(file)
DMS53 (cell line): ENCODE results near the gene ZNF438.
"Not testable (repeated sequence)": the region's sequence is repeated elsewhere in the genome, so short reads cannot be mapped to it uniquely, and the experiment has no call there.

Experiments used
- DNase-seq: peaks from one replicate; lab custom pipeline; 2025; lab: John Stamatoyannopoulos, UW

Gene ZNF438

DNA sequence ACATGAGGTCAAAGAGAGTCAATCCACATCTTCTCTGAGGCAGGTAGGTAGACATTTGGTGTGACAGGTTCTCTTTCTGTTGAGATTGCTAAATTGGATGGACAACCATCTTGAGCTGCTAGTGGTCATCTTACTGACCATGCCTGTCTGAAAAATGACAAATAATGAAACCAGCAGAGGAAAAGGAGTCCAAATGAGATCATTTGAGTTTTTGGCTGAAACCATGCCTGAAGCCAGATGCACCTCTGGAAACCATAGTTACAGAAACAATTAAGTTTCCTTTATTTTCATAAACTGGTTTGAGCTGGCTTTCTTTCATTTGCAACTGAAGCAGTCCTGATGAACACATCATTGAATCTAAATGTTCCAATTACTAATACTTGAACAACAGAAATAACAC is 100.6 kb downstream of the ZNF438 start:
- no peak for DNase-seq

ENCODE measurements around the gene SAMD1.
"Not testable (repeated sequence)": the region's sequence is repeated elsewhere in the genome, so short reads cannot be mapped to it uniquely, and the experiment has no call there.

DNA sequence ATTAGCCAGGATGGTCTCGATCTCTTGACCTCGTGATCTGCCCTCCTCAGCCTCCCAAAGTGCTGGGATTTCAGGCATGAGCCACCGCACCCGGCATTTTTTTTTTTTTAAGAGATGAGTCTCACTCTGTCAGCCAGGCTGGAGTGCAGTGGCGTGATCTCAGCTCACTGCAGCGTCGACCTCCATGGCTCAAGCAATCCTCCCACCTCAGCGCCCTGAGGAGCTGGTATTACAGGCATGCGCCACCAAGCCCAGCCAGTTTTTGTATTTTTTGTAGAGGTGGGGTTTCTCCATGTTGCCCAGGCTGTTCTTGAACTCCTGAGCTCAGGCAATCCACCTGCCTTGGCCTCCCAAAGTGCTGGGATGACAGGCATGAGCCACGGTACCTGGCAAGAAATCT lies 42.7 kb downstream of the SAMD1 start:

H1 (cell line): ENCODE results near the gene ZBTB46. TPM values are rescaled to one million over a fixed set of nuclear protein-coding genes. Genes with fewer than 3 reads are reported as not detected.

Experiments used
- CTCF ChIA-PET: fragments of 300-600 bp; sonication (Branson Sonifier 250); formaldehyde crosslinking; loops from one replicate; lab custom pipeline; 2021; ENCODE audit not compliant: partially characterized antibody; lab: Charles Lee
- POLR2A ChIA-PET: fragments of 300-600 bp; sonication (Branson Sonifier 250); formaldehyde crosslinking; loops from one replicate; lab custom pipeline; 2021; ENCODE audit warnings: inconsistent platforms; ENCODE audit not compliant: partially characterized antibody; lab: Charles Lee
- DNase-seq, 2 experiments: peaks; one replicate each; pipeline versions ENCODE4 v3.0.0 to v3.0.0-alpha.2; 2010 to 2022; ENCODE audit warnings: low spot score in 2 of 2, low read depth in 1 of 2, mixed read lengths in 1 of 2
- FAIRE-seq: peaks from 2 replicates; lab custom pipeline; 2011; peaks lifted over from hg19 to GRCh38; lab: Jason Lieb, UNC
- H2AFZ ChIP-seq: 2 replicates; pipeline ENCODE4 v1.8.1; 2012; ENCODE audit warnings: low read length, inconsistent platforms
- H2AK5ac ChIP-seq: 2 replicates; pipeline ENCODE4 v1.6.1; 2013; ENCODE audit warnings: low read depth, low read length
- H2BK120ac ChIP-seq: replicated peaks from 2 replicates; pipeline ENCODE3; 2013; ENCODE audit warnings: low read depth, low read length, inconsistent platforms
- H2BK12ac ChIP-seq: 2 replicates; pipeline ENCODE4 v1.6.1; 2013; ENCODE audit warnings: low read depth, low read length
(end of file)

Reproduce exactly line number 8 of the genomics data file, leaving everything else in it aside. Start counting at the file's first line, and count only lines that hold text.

ENCODE measurements around the gene SAMD1.